That’s what Bit9, a vendor of application and device control technology, said in their yearly ranking of the top 12 most vulnerable popular applications. See this article for more details: The Web’s 12 Scariest Applications
It is amazing the lengths they go to in order to give IE a free pass.
First, they give Firefox a bad mark essentially because it isn’t part of the operating system like IE is. Both programs have security updates that are supplied regularly. The only difference is that IE’s can be pushed out in a general OS update from a central server or from the built-in Windows Update rather than happening on a user controlled update by the individual application. However, the folks at Bit9 don’t seem to consider what happens when these security updates are not pushed out for various reasons by administrators or have turned Windows Update off.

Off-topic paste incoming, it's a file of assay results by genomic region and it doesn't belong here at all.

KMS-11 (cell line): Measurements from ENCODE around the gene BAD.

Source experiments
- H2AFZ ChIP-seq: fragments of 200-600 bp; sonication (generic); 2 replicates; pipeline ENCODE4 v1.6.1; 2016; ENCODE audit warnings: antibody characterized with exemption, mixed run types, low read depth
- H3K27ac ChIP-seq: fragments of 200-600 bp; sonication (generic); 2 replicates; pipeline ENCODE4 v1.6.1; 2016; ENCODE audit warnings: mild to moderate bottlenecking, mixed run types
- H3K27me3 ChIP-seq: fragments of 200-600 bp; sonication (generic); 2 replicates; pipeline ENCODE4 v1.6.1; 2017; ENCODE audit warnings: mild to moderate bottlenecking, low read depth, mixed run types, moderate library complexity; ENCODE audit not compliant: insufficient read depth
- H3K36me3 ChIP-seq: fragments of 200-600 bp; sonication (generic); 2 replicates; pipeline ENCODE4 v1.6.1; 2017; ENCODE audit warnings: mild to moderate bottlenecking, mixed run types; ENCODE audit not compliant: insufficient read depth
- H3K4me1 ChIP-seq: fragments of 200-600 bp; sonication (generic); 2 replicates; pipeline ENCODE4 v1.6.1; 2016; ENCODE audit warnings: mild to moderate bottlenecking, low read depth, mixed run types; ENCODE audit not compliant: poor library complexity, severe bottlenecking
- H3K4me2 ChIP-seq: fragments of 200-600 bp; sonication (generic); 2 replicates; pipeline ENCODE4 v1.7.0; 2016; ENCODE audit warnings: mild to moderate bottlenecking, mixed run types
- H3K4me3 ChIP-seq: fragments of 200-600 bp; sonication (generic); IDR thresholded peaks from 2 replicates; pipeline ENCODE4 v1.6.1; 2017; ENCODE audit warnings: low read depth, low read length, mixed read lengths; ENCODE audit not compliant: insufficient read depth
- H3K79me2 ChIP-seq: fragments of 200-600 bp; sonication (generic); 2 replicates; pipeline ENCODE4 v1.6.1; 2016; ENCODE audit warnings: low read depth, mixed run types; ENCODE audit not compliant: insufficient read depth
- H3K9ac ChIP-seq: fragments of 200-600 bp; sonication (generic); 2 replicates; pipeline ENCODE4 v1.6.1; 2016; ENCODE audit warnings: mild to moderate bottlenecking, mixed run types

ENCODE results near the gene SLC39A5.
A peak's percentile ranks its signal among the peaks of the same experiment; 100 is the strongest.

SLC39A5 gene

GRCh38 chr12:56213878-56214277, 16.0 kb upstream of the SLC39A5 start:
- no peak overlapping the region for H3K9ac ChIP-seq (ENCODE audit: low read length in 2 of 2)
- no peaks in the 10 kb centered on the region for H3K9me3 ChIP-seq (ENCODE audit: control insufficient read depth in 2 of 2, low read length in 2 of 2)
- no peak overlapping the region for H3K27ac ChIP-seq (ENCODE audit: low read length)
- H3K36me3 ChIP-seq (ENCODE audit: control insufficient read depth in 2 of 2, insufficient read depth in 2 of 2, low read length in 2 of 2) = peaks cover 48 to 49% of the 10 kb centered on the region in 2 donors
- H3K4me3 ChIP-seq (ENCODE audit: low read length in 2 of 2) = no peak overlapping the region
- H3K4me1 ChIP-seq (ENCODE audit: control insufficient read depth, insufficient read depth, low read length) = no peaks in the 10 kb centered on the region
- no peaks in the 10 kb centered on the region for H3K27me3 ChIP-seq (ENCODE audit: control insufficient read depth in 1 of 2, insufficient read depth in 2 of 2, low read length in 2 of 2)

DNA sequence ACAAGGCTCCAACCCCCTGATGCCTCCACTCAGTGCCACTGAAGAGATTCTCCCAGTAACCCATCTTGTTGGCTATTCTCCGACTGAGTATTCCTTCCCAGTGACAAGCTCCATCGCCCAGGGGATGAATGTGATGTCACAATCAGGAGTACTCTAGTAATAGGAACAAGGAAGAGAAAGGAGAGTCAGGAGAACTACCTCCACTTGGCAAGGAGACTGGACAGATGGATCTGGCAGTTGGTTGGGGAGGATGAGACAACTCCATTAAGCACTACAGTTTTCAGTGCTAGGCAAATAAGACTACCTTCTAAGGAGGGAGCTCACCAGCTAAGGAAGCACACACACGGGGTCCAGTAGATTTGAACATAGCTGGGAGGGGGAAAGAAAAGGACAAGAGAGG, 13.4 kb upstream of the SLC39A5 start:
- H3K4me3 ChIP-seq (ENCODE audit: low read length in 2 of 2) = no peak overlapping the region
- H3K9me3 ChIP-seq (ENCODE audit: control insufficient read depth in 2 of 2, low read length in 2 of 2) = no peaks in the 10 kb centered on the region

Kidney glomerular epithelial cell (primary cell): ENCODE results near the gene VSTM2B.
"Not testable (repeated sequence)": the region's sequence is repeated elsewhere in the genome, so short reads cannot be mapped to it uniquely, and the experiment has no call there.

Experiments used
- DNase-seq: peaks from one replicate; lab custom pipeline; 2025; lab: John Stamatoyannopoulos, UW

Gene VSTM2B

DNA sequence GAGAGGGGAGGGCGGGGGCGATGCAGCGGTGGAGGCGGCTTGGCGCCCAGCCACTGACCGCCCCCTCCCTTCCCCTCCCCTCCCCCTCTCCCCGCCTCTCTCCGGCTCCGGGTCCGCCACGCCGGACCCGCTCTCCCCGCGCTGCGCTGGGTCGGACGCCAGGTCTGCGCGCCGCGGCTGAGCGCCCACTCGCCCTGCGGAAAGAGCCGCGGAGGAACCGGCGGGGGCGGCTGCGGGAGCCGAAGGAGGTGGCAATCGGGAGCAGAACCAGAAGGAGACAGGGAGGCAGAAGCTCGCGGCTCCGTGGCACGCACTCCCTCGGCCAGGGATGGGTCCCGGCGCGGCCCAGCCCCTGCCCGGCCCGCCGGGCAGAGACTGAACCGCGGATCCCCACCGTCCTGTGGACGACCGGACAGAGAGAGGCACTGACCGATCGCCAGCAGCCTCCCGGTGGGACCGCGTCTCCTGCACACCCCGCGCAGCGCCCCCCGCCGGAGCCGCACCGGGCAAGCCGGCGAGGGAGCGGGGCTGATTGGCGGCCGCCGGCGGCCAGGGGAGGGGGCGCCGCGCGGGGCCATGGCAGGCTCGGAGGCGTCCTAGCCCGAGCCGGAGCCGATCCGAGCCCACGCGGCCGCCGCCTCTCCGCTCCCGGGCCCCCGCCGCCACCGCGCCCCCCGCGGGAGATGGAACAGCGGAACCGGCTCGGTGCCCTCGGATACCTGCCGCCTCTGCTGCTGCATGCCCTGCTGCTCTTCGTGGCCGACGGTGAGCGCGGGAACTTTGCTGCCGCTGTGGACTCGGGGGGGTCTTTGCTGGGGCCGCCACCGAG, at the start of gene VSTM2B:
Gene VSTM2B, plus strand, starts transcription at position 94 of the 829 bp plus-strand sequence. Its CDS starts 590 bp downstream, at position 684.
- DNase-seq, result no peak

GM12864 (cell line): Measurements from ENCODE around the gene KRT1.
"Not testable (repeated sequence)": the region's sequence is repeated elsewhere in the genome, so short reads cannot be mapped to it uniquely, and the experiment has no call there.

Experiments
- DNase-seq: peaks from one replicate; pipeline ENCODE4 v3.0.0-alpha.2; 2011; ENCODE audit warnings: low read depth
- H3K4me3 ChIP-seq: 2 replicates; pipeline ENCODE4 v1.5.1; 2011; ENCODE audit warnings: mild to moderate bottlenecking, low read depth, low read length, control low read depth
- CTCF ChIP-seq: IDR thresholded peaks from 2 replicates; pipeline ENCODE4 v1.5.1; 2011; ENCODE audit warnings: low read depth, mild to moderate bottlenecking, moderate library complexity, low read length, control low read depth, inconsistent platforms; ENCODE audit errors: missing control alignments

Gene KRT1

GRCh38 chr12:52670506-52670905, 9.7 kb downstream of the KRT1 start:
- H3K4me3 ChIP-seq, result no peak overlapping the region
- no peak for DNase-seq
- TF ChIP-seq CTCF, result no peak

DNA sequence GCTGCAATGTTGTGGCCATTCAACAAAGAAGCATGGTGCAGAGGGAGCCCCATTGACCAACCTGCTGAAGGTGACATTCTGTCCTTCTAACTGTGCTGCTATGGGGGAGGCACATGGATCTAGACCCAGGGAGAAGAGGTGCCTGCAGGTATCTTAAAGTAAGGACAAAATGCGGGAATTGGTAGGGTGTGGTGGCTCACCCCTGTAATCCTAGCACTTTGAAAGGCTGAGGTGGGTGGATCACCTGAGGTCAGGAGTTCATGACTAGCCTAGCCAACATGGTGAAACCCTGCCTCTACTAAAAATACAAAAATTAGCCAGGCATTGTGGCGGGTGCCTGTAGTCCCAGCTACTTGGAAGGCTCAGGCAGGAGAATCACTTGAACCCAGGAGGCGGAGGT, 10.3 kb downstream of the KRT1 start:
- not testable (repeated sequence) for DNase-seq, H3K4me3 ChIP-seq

They also give IE a pass because of Microsoft’s regular “Patch Tuesdays” which, once again, doesn’t help if updating is turned off either by system administrators or users.
IE7 does seem more secure than it’s predecessors but it’s still got a big target painted on it. The recent PDF vulnerability demonstrated how simply having IE on the system can create a security hole. While Firefox is higher profile than it once was, it’s security failings have had a significantly lower impact on users. In contrast, IE users are still often loaded down with malware.
To be fair, Bit9 did say Microsoft’s MSN Messenger was vulnerable to attack so we can’t accuse them of giving the whole company a free pass. But to say that IE is more secure than Firefox is simply not true.
What do you think? Are they right or wrong about this?